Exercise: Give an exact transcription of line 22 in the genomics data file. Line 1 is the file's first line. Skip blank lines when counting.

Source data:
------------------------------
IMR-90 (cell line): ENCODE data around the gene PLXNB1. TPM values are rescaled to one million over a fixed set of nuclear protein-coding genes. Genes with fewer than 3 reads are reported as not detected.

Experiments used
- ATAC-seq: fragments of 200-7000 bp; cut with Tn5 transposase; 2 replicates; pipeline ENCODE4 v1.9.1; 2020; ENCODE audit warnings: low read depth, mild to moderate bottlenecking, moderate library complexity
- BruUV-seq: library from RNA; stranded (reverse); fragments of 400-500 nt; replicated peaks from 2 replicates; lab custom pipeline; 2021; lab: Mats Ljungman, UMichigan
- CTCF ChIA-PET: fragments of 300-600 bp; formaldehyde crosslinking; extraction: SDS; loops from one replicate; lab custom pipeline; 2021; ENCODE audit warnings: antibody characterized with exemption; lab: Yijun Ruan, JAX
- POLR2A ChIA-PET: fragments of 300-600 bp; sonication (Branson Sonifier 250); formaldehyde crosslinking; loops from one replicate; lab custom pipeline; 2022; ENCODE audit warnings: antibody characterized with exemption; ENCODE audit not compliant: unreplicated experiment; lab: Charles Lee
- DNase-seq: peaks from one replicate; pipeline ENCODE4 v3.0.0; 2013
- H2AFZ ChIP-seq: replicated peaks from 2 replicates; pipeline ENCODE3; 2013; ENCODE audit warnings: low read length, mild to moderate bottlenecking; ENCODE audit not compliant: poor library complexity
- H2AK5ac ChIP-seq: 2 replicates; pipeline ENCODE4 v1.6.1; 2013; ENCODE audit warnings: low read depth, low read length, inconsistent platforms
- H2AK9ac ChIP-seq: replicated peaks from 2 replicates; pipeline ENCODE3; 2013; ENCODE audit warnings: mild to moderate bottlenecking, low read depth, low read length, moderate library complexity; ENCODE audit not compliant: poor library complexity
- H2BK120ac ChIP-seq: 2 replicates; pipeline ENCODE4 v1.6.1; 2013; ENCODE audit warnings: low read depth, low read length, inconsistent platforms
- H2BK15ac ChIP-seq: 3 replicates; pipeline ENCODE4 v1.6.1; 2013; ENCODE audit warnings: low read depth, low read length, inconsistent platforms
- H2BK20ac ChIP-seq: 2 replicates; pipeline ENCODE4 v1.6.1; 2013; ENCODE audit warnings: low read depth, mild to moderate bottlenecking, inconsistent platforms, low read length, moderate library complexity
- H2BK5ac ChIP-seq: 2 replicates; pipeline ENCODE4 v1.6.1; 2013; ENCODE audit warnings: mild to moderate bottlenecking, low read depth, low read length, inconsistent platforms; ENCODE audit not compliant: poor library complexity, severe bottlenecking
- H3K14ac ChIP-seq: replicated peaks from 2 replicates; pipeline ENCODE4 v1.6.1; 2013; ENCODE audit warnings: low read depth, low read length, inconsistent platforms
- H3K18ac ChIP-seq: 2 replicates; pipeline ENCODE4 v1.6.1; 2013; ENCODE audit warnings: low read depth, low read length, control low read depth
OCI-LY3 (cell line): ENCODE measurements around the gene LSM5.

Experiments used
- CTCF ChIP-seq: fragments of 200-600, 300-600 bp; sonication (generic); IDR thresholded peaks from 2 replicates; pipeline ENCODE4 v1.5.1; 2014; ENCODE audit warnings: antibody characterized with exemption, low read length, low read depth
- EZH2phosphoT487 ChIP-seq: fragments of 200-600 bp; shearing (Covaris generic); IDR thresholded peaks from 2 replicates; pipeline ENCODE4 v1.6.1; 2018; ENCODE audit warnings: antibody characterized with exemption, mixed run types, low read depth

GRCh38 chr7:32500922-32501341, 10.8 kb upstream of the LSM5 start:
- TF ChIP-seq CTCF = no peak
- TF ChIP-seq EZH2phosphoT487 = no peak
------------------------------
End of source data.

- TF ChIP-seq CTCF = no peak